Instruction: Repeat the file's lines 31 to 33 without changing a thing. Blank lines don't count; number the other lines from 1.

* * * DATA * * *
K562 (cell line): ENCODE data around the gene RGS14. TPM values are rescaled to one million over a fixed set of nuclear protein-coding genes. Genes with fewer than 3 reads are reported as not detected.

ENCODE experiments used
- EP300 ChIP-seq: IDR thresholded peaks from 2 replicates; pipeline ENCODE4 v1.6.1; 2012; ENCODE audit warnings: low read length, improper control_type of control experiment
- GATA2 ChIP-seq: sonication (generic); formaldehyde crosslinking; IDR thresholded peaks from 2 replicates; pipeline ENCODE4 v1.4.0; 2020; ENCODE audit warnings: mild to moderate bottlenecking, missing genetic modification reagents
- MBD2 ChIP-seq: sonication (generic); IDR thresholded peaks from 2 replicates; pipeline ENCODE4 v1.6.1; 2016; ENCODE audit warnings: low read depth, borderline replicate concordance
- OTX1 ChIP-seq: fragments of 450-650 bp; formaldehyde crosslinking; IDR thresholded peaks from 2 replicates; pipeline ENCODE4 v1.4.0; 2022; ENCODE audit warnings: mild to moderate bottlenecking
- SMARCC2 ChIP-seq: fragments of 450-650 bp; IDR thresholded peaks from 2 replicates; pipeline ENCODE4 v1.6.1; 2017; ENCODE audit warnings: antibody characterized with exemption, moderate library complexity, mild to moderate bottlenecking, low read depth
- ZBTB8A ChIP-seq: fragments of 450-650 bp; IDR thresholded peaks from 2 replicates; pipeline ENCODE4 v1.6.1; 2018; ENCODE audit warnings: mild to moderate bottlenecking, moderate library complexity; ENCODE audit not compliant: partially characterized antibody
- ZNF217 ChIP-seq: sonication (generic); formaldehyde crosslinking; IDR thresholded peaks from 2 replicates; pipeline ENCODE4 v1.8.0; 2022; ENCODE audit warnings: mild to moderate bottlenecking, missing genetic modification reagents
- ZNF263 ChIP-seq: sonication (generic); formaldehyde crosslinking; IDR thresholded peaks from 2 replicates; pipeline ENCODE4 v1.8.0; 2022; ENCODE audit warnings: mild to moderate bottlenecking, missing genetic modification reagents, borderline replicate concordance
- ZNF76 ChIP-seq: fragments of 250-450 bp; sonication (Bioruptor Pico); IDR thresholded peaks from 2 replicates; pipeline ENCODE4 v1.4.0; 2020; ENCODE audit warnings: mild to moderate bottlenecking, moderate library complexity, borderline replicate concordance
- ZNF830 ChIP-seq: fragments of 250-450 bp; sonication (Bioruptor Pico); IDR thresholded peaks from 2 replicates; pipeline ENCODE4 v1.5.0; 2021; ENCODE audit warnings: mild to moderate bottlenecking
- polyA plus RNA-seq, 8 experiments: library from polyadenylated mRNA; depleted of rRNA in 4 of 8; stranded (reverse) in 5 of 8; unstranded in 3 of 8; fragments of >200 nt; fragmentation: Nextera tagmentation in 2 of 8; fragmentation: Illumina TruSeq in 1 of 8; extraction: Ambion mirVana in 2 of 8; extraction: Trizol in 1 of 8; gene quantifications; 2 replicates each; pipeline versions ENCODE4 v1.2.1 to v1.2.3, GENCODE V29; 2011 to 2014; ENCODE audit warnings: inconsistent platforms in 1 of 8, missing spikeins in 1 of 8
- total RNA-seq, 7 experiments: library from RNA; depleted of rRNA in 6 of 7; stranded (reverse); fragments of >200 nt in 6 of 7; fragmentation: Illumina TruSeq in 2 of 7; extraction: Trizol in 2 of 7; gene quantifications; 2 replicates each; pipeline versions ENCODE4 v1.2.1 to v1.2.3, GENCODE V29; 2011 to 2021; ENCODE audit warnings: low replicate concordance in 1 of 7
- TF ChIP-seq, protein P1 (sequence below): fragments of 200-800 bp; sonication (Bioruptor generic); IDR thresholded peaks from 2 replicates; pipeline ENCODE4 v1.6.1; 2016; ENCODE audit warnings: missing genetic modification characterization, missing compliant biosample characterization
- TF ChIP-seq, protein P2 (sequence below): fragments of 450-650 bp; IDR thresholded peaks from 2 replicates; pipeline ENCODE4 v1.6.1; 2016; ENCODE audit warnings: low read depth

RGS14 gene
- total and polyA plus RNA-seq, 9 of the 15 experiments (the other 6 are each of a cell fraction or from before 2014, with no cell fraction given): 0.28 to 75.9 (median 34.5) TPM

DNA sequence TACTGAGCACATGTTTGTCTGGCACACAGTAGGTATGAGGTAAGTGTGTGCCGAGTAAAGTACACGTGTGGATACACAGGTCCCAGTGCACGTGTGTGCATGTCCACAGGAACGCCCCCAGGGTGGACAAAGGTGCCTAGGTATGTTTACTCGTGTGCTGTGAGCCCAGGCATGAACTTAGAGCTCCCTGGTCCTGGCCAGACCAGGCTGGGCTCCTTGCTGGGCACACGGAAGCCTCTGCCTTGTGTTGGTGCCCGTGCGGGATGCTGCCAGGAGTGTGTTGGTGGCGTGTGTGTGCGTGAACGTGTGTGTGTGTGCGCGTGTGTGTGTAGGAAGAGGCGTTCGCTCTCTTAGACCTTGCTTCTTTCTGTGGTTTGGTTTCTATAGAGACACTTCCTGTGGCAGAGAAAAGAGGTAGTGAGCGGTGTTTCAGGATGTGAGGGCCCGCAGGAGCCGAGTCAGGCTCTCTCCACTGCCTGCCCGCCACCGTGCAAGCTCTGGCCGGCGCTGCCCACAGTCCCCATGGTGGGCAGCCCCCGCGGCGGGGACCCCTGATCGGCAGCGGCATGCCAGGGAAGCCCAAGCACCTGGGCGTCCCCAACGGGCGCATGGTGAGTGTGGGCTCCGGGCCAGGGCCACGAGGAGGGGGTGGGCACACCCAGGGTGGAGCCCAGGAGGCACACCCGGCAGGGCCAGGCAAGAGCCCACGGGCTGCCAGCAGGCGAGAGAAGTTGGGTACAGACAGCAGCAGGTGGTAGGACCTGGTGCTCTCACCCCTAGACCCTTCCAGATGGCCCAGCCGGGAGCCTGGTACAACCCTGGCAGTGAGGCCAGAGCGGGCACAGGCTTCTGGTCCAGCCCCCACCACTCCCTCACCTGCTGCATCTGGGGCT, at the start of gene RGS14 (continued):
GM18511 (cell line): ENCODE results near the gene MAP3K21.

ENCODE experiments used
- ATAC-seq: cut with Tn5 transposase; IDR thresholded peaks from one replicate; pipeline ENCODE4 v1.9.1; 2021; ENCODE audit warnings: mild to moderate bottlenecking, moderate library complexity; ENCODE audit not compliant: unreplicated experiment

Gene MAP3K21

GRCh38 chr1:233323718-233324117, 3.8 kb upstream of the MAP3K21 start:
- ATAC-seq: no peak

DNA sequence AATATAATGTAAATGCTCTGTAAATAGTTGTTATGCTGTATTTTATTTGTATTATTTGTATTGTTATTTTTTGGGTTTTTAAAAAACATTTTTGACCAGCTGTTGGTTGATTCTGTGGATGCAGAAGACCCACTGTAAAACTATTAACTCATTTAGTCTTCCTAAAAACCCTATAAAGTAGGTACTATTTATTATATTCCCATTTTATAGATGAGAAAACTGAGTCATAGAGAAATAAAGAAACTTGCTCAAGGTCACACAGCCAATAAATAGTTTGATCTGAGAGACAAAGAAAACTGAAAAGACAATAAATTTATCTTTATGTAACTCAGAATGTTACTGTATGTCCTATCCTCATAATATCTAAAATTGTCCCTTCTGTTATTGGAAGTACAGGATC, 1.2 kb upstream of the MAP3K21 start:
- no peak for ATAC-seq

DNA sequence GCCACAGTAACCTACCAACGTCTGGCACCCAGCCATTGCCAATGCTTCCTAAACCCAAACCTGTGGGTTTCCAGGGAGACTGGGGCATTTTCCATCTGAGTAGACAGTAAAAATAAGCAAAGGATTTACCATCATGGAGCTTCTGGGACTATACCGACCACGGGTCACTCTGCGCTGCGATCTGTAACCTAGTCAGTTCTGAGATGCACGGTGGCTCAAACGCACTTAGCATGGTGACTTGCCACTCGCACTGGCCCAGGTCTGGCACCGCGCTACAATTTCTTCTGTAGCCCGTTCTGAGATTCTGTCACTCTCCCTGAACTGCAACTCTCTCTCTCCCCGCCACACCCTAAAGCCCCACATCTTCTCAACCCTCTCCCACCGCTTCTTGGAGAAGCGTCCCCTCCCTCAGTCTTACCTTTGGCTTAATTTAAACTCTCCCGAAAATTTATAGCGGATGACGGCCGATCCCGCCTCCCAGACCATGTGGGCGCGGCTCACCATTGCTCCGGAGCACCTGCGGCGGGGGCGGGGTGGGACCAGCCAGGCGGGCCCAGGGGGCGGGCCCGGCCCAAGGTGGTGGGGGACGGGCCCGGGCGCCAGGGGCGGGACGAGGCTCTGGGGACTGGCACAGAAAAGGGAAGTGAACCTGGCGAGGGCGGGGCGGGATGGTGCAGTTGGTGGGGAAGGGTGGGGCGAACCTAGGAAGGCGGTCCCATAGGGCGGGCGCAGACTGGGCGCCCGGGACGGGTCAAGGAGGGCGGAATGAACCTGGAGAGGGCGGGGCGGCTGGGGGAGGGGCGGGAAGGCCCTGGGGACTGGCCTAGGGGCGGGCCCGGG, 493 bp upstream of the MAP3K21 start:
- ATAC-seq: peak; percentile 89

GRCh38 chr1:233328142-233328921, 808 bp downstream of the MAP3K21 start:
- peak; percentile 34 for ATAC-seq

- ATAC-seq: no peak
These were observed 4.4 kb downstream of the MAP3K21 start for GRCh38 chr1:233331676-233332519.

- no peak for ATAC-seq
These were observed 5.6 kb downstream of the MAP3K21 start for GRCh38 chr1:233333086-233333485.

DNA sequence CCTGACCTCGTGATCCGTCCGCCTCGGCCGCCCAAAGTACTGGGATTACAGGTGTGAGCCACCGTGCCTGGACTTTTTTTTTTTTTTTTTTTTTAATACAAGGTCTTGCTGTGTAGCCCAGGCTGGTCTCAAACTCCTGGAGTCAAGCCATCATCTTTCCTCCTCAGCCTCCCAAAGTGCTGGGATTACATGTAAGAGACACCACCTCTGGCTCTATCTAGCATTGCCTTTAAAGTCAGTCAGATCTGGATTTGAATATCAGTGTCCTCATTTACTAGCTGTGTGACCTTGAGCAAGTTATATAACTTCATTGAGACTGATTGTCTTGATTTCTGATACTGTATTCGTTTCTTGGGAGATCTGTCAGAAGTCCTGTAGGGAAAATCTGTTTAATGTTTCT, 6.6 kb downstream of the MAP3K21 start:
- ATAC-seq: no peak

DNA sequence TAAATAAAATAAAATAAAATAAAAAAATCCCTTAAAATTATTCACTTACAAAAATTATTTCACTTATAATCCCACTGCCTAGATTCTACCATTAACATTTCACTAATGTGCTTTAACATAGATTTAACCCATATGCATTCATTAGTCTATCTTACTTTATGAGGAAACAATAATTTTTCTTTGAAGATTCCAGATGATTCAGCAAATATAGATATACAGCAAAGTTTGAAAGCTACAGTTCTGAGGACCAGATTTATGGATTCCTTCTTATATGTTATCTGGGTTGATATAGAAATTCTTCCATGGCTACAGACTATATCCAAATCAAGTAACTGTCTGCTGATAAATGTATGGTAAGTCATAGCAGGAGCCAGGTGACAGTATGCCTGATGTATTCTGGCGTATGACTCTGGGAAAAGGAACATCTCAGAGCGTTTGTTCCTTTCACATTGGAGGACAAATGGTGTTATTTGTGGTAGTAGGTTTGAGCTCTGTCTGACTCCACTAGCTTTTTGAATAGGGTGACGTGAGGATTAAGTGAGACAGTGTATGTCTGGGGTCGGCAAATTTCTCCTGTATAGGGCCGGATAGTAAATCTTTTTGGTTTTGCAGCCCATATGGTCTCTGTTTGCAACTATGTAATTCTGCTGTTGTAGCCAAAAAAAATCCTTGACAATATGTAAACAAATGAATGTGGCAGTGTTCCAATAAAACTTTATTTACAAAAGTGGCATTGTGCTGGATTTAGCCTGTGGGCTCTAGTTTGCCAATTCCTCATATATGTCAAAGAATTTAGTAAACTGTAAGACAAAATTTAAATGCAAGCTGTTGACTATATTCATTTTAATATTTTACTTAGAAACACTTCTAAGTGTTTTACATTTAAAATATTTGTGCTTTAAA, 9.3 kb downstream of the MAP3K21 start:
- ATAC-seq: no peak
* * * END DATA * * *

- peak; percentile 34 for ATAC-seq

- ATAC-seq: no peak
These were observed 4.4 kb downstream of the MAP3K21 start for GRCh38 chr1:233331676-233332519.